A few months back I read this article in the Deseret News. The article tells the story of Alice Telford. She is 88 years old and actively works a desk job at Zion’s bank 40 hours a week–a job she started 10 years ago. She enjoys life in her old age and is considered a “marvel to watch.” What you may be thinking is, “Why isn’t she at home, retired with her husband or living with her son’s or daughter’s family?”
In some alternate reality Alice may have a large family with many grandchildren. That would be the same alternate reality where her husband didn’t die of heart failure in 1950 leaving her and her son John. John would not have died 17 years later in the Vietnam war before turning 21. Yes, in some alternate reality Alice may have had a very different experience.
The reality of her situation would have put me in a difficult and sad place. But Alice didn’t whine and accepted her fate. She took care of herself. She switched jobs after her son died and eventually took up a hobby of bike riding. Alice organized events and found herself cycling all over the world.
She said she took up the job at Zion’s bank when she “realized [her] friends had all died off and [she] had to go back to work and make more friends.” Alice’s story amazes me and can be an inspiration for anyone that is single and dealing with SSA.
I’m confident that someday I’ll meet a daughter of God that I’ll fall in love with and have a real spiritual connection to. Yet, I have no idea when that will be. I’m just as ready to face a life that Alice has lived. I may never find “the one” and find myself living single for the rest of my life. Perhaps the millenium will be my time to be sealed and patriarch to my own family unit. What Alice has taught me is that a mortal single life can be wonderful, beautiful, and fulfilling.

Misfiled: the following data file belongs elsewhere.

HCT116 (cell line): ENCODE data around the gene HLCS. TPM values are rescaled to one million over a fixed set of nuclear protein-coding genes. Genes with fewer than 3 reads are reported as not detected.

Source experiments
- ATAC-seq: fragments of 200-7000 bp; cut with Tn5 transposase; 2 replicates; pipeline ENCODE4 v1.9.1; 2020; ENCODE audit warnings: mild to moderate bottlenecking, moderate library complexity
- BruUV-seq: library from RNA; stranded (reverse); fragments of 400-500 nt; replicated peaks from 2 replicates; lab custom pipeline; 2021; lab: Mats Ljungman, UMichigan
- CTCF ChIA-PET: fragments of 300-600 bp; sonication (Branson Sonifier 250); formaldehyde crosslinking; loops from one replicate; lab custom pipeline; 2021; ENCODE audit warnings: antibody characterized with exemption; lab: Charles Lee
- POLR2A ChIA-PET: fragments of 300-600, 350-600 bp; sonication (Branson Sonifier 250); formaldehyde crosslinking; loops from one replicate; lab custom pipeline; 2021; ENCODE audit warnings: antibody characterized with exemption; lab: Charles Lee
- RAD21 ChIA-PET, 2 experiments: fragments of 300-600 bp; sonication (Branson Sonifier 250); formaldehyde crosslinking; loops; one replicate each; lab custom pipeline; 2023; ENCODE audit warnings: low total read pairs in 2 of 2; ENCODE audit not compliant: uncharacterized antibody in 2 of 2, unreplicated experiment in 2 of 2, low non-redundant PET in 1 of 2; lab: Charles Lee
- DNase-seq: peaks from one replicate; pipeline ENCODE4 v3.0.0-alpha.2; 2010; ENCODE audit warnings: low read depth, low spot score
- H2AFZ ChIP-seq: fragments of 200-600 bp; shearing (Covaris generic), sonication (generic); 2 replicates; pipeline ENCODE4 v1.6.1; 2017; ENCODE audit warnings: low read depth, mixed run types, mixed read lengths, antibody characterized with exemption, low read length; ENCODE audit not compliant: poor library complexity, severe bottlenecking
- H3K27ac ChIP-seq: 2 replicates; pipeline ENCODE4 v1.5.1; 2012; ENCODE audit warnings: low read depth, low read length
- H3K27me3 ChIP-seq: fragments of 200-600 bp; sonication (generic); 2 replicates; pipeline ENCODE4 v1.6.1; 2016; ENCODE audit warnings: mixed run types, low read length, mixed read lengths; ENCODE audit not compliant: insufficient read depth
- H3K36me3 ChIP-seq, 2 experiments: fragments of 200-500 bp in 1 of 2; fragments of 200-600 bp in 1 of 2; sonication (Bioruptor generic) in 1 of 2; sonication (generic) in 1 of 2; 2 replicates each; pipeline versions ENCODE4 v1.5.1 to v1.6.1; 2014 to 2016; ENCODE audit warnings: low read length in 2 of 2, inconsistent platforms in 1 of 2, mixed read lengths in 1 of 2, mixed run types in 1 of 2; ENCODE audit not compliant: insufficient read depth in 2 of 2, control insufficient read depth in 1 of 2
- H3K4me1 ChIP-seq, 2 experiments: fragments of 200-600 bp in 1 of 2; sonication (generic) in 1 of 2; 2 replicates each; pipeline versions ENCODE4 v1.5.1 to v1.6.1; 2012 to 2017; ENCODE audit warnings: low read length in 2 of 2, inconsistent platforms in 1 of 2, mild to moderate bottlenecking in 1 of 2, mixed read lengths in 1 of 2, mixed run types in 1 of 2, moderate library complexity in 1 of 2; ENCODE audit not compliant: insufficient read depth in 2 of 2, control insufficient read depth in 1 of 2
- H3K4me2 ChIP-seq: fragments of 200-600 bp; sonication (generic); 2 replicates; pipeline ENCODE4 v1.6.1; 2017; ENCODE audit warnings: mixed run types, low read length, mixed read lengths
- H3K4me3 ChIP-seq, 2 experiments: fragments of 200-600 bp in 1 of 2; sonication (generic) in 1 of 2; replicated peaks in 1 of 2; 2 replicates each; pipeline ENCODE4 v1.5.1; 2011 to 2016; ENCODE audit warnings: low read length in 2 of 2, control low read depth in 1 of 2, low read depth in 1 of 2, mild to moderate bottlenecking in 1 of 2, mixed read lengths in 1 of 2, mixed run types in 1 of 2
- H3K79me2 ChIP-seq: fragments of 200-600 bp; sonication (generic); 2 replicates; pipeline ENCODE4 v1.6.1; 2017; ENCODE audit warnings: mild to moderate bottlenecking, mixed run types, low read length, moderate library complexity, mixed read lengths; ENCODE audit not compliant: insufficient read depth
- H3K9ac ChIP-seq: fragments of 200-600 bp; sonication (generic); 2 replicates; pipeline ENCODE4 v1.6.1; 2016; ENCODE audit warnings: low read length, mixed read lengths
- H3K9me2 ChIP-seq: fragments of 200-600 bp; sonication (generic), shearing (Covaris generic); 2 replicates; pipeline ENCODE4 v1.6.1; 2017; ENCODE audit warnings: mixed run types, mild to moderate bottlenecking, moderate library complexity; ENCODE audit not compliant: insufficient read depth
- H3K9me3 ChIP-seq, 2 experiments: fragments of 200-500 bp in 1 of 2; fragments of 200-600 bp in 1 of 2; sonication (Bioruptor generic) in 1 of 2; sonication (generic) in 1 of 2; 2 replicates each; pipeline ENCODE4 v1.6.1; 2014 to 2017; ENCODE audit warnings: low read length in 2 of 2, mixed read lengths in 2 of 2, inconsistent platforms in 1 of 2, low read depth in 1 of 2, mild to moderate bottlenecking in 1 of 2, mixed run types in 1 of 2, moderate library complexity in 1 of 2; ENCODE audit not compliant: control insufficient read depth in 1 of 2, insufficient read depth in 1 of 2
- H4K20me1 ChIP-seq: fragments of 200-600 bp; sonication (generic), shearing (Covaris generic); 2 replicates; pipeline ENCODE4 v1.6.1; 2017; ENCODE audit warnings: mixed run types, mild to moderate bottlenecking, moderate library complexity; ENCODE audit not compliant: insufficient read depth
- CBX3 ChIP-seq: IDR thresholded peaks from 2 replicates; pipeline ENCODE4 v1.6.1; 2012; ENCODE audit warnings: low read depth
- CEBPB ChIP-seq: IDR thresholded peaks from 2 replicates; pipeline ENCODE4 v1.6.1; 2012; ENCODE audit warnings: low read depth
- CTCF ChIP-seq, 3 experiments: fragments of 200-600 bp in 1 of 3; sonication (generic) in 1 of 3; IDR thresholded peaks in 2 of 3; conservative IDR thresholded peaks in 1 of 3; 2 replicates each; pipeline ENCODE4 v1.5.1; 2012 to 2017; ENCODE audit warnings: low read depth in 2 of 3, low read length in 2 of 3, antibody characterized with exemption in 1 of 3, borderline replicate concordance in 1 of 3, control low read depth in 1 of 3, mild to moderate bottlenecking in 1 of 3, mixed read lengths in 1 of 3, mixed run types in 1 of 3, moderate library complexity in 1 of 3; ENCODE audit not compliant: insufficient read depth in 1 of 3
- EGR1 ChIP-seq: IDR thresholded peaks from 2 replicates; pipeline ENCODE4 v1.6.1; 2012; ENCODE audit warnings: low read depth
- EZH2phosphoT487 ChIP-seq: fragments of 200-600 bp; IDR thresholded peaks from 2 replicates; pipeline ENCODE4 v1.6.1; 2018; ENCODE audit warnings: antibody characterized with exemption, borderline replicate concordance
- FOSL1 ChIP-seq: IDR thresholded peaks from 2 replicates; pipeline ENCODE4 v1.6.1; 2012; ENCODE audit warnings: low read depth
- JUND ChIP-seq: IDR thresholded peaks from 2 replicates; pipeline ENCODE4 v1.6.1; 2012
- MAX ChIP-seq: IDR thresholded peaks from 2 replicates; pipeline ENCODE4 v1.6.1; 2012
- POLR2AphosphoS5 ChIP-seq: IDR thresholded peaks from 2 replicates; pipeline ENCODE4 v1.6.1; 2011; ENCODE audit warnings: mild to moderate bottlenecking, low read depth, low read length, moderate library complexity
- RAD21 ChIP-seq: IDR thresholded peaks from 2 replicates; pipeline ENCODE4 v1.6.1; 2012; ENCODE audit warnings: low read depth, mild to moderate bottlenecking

Being single doesn’t mean we have to be lonely. We may not get the constant companions that we had on our missions. We may not have the relationships that we want. However, being part of a community and initiating friendship will fill many, if not all, of our needs. When I joined my MANS group (a follow up group for men that have completed the Journey into Manhood weekend) a year ago I felt a lot of my needs of friendship and community fulfilled. Since then, I’ve also taken up being more active in school and my ward. I haven’t felt lonely for a long time.
Alice also exemplifies the importance of being active. If she didn’t pick up her hobby of cycling she wouldn’t be as emotionally or physically healthy as she is today. Likewise, idleness is an enemy to all of us. I’m not saying that we all start running 5k marathons but we should fill our time. If we fill our time with good activities, wether athletic or not, we’ll have less temptation and feel better about ourselves. Picking up a hobby like that also helps us increase our capacity for self compassion (something essential in healing.)
The idea of being single for your whole life may be a hard pill to swallow–especially if you don’t feel like marriage to someone of the opposite sex is a possibility. Yet where God commands there is a way to follow Him. If we really want to live his commandments of chastity, he will help us fill our needs in healthy ways even if we choose a single lifestyle. In my experience I’ve found that being single doesn’t mean you’re alone and being alone doesn’t mean you have to be lonely.